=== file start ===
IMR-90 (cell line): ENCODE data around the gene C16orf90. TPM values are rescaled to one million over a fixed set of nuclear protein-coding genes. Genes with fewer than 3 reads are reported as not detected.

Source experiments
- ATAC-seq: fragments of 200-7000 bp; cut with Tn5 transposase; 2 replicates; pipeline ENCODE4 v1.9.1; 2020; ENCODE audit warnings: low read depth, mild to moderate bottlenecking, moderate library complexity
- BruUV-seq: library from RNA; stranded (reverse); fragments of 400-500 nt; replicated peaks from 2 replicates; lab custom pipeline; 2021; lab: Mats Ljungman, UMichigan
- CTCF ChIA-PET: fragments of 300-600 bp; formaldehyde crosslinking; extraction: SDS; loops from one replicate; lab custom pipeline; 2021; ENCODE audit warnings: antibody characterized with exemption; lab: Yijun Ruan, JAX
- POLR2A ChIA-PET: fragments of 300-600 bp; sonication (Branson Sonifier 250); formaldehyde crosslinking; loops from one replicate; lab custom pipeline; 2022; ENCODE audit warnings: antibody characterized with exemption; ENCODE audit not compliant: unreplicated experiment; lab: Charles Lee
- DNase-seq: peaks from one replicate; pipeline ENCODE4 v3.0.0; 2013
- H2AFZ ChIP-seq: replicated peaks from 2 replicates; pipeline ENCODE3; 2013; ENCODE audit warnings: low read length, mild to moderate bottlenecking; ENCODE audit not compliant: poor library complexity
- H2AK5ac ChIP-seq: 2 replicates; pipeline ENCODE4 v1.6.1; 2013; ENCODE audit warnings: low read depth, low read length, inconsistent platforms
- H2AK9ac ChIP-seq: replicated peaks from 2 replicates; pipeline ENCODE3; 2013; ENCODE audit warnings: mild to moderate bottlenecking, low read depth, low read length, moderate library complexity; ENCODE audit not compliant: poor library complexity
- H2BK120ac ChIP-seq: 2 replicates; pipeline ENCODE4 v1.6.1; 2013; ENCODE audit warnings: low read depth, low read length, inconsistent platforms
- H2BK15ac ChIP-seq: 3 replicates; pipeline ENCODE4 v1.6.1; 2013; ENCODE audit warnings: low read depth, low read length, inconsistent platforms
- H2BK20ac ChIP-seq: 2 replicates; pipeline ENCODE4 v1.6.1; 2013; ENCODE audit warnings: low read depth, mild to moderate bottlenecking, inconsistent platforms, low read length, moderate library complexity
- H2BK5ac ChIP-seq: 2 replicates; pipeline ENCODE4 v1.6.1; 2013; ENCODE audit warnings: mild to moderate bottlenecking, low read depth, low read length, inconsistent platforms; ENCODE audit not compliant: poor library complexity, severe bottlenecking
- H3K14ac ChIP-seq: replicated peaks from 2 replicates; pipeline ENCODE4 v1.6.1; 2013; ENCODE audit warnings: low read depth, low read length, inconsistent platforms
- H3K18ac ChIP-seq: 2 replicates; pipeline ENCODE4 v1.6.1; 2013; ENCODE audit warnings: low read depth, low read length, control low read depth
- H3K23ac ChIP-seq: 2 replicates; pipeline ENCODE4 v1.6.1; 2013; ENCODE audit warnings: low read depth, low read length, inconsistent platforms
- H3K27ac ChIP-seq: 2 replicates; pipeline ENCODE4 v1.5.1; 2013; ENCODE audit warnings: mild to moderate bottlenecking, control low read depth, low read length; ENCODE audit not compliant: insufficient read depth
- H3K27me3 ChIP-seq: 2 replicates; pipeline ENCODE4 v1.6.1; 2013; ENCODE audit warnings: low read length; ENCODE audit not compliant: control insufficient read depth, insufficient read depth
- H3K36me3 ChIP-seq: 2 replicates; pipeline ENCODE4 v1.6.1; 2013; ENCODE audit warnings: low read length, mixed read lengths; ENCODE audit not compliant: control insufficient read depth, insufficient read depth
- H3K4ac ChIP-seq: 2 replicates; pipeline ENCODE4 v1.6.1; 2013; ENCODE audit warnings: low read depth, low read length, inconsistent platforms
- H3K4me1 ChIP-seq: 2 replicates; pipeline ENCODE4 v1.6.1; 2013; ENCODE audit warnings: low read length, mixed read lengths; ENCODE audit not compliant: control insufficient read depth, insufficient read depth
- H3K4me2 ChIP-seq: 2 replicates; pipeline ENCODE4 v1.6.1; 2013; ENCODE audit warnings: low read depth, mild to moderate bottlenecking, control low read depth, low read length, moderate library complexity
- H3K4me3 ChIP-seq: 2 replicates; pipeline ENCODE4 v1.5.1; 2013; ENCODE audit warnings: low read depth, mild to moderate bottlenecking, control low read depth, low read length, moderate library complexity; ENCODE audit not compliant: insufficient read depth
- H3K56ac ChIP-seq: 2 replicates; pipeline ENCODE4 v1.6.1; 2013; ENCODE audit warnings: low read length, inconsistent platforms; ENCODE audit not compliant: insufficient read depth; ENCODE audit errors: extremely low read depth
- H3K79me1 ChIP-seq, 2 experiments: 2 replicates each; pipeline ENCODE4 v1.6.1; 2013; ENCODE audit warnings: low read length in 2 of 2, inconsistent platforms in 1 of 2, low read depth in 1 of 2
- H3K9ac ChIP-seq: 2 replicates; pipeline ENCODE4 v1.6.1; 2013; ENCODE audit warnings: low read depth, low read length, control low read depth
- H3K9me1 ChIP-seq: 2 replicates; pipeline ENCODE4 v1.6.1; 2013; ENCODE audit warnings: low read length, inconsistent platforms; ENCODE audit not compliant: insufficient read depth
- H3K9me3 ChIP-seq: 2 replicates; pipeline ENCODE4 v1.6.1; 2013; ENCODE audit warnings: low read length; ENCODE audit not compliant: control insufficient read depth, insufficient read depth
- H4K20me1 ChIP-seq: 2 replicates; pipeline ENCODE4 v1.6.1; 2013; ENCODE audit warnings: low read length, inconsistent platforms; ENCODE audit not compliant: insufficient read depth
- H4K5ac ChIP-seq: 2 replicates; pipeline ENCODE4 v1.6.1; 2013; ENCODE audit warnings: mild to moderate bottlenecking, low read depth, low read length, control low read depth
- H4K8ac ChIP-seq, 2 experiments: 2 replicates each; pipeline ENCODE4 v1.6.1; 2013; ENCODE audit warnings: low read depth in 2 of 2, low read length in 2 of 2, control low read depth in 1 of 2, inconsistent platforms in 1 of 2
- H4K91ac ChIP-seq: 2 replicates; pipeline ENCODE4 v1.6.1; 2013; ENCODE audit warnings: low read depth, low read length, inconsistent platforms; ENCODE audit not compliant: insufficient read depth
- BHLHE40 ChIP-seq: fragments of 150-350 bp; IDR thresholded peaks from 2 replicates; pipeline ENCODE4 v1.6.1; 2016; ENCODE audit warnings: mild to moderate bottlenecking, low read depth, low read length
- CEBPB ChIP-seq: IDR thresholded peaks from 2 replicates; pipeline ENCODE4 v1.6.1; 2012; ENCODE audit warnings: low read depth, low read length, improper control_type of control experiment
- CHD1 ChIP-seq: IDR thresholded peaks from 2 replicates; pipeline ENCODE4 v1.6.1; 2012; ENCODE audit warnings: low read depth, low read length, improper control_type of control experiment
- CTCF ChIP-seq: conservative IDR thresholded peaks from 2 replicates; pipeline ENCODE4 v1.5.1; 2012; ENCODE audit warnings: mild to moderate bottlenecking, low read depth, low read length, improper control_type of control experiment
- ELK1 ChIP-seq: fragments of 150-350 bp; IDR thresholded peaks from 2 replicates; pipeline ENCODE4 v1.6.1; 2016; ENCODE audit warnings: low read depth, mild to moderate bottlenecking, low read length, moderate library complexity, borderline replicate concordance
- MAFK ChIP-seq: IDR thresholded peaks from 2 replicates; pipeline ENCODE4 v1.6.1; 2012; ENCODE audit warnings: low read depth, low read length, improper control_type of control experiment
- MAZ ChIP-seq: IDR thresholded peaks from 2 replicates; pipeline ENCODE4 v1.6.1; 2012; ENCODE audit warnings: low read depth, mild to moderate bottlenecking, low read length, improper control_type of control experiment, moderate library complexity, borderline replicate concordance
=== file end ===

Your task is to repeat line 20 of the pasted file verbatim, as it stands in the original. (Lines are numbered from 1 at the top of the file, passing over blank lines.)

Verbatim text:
- H3K36me3 ChIP-seq: 2 replicates; pipeline ENCODE4 v1.6.1; 2013; ENCODE audit warnings: low read length, mixed read lengths; ENCODE audit not compliant: control insufficient read depth, insufficient read depth